Gaudete Homily – Time to Rejoice??? No Thanks!

This is a syndicated post from On This Rock. [Read the original article...]

Here is the text for anyone interested in that:


If you’ve ever been outside for a sunrise, you’ll notice something fascinating about the hour or so before sunrise.  Of course the sky starts out black, and then it fairly quickly gets light – usually a bright blue.  Then, as sunrise gets nearer, but still before you can actually see the Sun, the sky explodes into a symphony of rose colors…the same color as my vestment for today
The Church calls this Sunday Gaudete Sunday.  Gaudete is a command to have joy. …the color Rose denoting the fact that the sunrise is getting nearer, the Son of God stands on the edge of storming the beaches of this world as a fellow human person two thousand years ago, the celebration of which we will celebrate in a few days.
The first reading tells us to shout for joy with an exclamation point.  The psalm says “Cry out with joy”… St Paul says in the second reading not once but TWICE to Rejoice…again with an exclamation point.
And yet, especially today, there is a temptation to say “No Thanks”.  Priests are people, and so like you, I’ve spent a lot of time the past 24 hours thinking about and praying for the people in Connecticut, trying somehow to make sense of something that can’t ever make sense.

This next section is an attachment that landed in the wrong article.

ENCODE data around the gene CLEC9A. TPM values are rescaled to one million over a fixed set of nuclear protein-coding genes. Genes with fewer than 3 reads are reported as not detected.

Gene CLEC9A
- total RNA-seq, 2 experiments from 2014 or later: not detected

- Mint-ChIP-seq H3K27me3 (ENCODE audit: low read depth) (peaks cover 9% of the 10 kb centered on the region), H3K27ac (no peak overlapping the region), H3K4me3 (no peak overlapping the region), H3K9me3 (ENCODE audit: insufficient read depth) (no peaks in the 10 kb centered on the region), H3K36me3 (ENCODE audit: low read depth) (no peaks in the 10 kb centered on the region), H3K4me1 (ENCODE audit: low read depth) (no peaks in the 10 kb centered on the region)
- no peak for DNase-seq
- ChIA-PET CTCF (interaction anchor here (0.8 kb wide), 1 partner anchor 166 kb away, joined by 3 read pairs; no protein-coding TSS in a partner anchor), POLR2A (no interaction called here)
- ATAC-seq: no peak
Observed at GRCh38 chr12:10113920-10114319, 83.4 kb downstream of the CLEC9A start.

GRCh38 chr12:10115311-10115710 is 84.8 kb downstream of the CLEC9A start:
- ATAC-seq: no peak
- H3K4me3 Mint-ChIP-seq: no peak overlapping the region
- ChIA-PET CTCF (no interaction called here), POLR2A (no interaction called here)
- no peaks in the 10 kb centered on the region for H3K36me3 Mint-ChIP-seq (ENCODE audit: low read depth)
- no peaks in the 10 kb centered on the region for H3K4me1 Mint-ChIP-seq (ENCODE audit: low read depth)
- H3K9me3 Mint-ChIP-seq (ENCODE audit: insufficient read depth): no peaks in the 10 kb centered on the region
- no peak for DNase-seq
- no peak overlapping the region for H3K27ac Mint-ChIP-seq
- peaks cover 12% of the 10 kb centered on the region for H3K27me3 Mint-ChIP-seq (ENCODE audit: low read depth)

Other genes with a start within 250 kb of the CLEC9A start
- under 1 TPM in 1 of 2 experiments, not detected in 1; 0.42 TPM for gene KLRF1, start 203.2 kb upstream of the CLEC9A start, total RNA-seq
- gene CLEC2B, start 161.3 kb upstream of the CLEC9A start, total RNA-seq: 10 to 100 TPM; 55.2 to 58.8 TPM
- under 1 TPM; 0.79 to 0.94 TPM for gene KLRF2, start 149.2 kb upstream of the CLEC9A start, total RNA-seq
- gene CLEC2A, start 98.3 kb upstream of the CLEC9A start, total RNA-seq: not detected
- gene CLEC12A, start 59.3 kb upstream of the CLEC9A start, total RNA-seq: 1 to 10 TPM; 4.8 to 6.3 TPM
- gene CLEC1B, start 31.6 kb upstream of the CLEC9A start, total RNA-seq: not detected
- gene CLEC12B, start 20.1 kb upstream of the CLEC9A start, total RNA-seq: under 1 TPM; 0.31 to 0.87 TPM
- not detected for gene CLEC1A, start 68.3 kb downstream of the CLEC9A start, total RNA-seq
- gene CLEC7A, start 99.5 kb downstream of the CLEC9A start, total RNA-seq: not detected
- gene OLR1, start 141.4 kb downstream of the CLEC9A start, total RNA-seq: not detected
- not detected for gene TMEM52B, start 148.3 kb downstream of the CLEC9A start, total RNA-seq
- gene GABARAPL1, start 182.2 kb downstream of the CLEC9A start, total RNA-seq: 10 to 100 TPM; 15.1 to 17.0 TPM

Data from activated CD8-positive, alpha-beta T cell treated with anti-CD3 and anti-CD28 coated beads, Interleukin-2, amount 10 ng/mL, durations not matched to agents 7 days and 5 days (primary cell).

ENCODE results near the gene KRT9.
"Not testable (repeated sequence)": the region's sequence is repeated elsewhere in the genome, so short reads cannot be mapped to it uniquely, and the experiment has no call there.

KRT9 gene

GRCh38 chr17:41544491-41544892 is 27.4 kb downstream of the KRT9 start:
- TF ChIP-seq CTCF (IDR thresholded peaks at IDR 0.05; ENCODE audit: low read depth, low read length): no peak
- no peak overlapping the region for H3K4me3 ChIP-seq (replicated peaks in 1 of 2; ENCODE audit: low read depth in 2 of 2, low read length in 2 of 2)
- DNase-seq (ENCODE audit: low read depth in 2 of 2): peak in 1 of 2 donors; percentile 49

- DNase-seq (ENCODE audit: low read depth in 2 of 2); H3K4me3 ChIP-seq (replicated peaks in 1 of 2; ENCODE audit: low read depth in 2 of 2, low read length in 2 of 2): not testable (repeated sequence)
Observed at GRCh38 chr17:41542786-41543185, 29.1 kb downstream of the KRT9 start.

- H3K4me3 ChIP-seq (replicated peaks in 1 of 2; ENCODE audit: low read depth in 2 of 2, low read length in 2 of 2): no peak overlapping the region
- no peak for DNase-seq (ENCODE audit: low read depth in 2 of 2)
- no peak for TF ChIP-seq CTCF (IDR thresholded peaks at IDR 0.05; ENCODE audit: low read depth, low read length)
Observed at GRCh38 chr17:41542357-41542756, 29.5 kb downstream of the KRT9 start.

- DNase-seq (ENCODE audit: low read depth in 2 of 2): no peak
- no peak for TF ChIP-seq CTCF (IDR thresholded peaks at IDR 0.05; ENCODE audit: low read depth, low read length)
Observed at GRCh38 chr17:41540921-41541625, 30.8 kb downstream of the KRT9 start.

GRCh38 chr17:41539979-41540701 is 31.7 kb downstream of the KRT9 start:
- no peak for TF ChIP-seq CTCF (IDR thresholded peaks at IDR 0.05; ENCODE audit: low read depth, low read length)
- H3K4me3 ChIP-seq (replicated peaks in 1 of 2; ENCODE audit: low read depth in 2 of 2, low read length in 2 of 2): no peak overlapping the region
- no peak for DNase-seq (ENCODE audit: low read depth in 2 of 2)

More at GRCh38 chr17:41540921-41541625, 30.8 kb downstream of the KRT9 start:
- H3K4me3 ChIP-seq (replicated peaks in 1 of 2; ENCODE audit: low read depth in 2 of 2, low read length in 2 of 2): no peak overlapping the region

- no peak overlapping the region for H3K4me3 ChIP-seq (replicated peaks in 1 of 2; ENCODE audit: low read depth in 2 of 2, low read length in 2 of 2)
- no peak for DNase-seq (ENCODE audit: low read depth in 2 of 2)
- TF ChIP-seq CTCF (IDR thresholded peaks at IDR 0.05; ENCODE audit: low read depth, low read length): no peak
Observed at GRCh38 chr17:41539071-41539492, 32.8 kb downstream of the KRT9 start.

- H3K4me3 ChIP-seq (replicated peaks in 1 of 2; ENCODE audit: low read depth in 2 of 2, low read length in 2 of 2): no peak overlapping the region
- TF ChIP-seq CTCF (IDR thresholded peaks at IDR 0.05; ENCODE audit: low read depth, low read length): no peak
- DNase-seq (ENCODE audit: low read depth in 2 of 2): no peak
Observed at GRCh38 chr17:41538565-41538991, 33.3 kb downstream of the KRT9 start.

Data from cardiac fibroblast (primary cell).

The Catechism has an absolutely beautiful passage I came across yesterday: “Our experiences of evil and suffering, injustice and death, seem to contradict the Good News; they can shake our faith and become a temptation against it.”
How true!  How easily such events can shake and test our faith.  So many begin to ask questions in times like these “how can an all-loving God let this happen?”  
But even when people start asking that question, we already start to see the sky turning rose – because people who, hours earlier, would have said they didn’t believe in God, who hours earlier would have said that science can’t prove there is a God so there’s no such thing, such people begin asking questions about the God that they hated just hours ago.  
“Rejoice!  I say it again, Rejoice”  This weekend is Gaudete Sunday, and St. Paul and the Church urge us to be people who REJOICE.  St. Paul, in saying REJOICE, was not writing from a cruise ship in the Bahamas, he was writing in a society that was equally accustomed to barbarous atrocities and evils with our own time – St. Paul cries out for us to rejoice not because things are always perfect, in fact that is why it is a command – REJOICE! It is a command because sometimes we can’t summon the energy to do it on our own, and so we must be told.  
And the call to rejoice is especially important IN THE MIDST of atrocities, like the one we face now, because it is at times like this that people are looking for answers from us.
I saw a picture on the news last night of St. Rose of Lima Catholic Church in Newton, CT, and not only could you not get in the Church for Mass, you could hardly find a place on the front lawn of the Church.